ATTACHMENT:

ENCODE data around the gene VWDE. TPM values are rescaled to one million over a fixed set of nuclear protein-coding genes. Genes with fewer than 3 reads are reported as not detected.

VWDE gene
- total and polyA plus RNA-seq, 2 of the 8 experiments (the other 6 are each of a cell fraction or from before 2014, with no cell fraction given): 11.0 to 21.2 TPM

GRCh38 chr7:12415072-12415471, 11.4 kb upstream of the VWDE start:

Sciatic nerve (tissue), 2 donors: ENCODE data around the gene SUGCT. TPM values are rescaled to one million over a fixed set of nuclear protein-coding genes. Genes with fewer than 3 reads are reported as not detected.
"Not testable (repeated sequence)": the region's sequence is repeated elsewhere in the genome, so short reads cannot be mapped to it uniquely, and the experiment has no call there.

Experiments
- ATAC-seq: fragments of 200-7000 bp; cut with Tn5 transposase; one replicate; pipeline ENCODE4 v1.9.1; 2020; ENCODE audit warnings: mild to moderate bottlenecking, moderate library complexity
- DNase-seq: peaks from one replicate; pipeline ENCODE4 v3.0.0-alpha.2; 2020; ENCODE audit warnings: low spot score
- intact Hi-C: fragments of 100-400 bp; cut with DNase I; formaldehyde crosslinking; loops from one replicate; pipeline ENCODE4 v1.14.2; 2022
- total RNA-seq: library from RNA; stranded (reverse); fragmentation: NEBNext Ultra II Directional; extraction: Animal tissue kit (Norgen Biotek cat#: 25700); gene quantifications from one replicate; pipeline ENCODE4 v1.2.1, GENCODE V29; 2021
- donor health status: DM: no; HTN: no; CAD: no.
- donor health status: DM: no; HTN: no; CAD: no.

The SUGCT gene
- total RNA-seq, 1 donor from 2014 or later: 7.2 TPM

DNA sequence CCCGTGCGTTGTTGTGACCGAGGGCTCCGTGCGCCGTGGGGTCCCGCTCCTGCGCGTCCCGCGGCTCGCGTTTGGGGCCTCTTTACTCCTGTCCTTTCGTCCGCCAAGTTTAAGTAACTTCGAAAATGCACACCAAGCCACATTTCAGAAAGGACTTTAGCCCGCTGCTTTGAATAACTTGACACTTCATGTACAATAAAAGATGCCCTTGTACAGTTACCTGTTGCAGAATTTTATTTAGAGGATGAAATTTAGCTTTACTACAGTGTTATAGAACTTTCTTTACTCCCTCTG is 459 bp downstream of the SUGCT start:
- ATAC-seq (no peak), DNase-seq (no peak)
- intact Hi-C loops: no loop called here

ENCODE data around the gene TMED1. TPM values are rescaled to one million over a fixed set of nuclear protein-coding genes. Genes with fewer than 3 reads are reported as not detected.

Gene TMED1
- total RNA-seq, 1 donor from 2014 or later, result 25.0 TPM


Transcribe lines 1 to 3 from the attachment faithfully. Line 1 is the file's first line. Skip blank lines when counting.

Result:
ENCODE data around the gene VWDE. TPM values are rescaled to one million over a fixed set of nuclear protein-coding genes. Genes with fewer than 3 reads are reported as not detected.

VWDE gene
- total and polyA plus RNA-seq, 2 of the 8 experiments (the other 6 are each of a cell fraction or from before 2014, with no cell fraction given): 11.0 to 21.2 TPM